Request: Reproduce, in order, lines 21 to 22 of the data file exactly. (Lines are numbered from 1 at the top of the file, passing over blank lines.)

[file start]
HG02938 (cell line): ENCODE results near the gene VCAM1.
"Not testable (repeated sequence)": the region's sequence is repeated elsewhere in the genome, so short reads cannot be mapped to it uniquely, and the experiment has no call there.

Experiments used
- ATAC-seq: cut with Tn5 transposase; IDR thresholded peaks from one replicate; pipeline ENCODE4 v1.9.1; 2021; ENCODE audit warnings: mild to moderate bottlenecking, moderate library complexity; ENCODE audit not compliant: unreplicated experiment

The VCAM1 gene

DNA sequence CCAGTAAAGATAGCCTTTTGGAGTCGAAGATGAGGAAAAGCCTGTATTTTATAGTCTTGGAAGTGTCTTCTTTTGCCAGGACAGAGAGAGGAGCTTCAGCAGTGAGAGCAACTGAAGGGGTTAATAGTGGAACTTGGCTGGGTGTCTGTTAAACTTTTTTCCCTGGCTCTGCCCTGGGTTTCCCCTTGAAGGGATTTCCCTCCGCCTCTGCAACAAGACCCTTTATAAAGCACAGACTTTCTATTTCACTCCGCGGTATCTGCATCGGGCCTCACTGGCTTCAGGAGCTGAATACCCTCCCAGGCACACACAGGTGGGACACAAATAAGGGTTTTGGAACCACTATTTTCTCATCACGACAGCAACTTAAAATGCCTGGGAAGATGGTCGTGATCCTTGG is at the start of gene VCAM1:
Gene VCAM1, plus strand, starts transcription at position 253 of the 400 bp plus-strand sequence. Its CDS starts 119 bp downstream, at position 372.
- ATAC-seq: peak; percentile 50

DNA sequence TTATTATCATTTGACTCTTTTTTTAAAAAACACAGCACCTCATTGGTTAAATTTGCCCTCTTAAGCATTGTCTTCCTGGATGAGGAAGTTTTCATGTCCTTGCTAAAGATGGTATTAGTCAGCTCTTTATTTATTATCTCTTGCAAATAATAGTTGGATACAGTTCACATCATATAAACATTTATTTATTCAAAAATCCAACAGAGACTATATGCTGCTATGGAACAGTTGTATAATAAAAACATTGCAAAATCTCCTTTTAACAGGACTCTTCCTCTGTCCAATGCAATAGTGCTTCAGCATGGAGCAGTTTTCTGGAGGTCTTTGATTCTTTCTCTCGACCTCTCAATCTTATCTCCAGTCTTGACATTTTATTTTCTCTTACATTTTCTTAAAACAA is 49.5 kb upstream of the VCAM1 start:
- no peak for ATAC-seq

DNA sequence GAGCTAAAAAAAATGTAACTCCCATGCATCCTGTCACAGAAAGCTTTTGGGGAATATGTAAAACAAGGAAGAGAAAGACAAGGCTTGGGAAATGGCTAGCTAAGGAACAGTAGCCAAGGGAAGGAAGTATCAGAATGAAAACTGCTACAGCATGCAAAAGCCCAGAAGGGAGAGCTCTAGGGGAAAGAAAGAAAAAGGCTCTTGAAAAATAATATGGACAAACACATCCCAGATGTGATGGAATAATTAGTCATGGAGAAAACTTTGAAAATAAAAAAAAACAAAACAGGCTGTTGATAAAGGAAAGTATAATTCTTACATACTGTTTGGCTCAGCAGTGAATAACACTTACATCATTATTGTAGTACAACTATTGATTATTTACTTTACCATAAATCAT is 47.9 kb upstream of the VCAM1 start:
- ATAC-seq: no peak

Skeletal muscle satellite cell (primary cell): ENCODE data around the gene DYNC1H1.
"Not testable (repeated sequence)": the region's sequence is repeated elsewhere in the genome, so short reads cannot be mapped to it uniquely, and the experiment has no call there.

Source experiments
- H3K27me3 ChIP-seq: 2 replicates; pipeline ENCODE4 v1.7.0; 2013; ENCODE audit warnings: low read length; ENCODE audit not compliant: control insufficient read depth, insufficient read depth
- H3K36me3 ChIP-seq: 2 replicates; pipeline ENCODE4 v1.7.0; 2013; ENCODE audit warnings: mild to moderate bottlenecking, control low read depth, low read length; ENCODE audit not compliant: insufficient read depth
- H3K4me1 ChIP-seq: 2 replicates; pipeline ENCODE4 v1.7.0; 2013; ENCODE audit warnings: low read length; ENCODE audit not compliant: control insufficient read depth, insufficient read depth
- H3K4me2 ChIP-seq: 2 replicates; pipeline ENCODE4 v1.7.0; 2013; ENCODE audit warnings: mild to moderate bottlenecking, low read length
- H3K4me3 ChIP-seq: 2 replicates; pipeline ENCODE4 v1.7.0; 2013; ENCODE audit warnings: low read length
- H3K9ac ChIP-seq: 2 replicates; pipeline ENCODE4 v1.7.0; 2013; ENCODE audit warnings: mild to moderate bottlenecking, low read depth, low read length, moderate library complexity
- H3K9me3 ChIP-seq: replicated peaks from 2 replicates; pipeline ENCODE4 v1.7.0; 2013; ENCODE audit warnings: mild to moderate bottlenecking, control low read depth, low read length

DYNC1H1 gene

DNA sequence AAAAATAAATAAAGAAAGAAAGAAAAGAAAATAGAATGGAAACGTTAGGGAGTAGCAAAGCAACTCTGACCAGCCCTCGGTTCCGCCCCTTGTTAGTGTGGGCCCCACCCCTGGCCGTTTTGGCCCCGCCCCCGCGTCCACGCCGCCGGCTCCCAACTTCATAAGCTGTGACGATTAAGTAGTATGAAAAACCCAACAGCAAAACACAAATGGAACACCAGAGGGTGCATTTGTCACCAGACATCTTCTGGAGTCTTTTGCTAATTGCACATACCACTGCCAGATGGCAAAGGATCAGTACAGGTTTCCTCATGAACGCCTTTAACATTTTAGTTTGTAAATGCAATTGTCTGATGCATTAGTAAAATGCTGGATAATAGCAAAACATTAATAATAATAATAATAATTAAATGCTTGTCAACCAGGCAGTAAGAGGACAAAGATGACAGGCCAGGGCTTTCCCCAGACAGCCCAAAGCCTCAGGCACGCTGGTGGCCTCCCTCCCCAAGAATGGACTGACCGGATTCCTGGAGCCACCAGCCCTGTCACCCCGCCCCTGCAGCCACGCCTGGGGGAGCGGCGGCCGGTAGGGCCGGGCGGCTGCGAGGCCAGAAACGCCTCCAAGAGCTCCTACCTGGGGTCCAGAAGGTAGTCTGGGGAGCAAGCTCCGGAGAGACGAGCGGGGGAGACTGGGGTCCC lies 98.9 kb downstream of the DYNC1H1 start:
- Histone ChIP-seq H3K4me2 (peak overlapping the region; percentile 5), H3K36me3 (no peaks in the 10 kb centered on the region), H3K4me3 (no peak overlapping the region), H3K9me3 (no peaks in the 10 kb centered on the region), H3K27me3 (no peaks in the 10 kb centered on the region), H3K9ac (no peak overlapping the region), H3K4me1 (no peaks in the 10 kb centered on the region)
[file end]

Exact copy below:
- H3K9ac ChIP-seq: 2 replicates; pipeline ENCODE4 v1.7.0; 2013; ENCODE audit warnings: mild to moderate bottlenecking, low read depth, low read length, moderate library complexity
- H3K9me3 ChIP-seq: replicated peaks from 2 replicates; pipeline ENCODE4 v1.7.0; 2013; ENCODE audit warnings: mild to moderate bottlenecking, control low read depth, low read length